Economic and Environmental Effectiveness of a Technology-based Protocol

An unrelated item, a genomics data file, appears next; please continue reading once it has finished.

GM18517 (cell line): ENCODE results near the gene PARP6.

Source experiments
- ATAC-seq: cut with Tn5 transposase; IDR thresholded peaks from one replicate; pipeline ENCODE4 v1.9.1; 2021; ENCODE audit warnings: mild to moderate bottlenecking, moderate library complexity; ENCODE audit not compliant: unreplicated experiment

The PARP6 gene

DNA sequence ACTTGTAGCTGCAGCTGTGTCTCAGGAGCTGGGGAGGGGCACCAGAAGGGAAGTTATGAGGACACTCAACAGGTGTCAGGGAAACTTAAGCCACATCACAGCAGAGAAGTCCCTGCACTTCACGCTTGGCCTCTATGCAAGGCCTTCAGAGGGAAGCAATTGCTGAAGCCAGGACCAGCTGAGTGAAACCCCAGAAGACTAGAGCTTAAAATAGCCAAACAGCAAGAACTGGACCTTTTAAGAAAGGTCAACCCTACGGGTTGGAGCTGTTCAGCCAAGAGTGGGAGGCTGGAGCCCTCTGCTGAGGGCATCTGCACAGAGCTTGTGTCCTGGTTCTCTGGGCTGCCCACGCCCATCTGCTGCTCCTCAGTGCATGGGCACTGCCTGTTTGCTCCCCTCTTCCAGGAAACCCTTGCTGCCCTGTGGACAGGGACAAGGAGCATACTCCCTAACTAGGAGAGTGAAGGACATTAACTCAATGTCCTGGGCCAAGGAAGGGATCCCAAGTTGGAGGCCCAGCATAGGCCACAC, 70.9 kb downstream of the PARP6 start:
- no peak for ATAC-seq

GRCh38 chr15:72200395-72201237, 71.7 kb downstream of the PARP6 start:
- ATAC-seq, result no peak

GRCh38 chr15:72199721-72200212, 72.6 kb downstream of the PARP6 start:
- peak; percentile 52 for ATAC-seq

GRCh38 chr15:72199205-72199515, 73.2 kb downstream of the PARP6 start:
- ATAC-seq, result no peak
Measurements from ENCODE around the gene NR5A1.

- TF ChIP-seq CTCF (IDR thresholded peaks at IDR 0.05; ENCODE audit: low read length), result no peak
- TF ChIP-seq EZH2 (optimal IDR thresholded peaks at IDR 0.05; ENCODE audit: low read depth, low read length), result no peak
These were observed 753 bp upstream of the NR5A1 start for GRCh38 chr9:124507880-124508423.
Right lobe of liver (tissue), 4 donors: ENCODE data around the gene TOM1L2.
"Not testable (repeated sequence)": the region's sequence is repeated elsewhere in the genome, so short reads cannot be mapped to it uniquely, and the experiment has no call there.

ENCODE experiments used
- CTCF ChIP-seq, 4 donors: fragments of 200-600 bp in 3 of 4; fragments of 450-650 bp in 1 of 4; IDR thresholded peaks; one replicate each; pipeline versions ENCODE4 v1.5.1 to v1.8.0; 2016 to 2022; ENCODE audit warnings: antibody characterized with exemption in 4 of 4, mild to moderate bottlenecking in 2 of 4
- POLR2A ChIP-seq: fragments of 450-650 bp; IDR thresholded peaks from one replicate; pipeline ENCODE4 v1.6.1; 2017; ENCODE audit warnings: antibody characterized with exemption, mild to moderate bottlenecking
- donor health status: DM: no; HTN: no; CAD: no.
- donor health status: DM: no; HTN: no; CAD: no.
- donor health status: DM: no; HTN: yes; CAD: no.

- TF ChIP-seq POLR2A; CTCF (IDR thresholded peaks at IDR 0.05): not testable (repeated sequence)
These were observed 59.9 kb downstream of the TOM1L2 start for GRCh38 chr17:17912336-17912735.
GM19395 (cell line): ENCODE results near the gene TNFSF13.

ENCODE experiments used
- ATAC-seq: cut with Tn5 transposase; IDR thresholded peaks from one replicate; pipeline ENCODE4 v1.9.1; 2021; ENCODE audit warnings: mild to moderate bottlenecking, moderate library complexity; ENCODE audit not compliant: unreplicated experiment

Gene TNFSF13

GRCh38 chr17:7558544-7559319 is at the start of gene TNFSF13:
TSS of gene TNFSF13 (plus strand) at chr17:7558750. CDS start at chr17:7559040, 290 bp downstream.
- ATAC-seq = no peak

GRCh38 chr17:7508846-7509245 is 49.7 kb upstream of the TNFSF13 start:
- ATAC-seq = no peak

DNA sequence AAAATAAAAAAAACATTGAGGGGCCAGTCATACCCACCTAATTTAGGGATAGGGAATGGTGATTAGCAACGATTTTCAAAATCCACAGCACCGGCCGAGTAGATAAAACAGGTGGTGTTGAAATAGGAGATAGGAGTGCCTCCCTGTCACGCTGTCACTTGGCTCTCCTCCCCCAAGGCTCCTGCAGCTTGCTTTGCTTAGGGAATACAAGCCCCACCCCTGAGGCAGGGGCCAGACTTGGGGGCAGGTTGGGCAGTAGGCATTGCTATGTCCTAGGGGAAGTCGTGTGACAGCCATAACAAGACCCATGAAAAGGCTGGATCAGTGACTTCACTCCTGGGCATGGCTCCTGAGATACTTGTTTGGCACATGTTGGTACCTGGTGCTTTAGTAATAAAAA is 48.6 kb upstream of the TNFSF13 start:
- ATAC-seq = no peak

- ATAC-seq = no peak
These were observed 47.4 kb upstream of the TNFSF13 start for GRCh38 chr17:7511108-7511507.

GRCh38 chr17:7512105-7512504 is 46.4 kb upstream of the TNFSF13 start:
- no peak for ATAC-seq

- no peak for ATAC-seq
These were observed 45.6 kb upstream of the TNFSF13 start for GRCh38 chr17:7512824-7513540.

This Paper provides a first applied game theory analysis of a technology-based climate protocol by assessing: (i) the self-enforcement (namely, the absence of incentives to free ride) of the coalition that would form when countries negotiate on climate-related technological cooperation; (ii) the environmental effectiveness of a technology-based climate protocol. The analysis is carried out using a model in which endogenous and induced technical changes are explicitly modelled and in which international technological spillovers are also quantified. The results of our analysis partly support Barrett’s and Benedick’s conjecture. On the one hand, a self-enforcing agreement is more likely to emerge when countries cooperate on environmental technological innovation and diffusion than when they cooperate on emission abatement. Technological cooperation – without any commitment to emission control – may not lead to a sufficient abatement of greenhouse gas concentrations, however.
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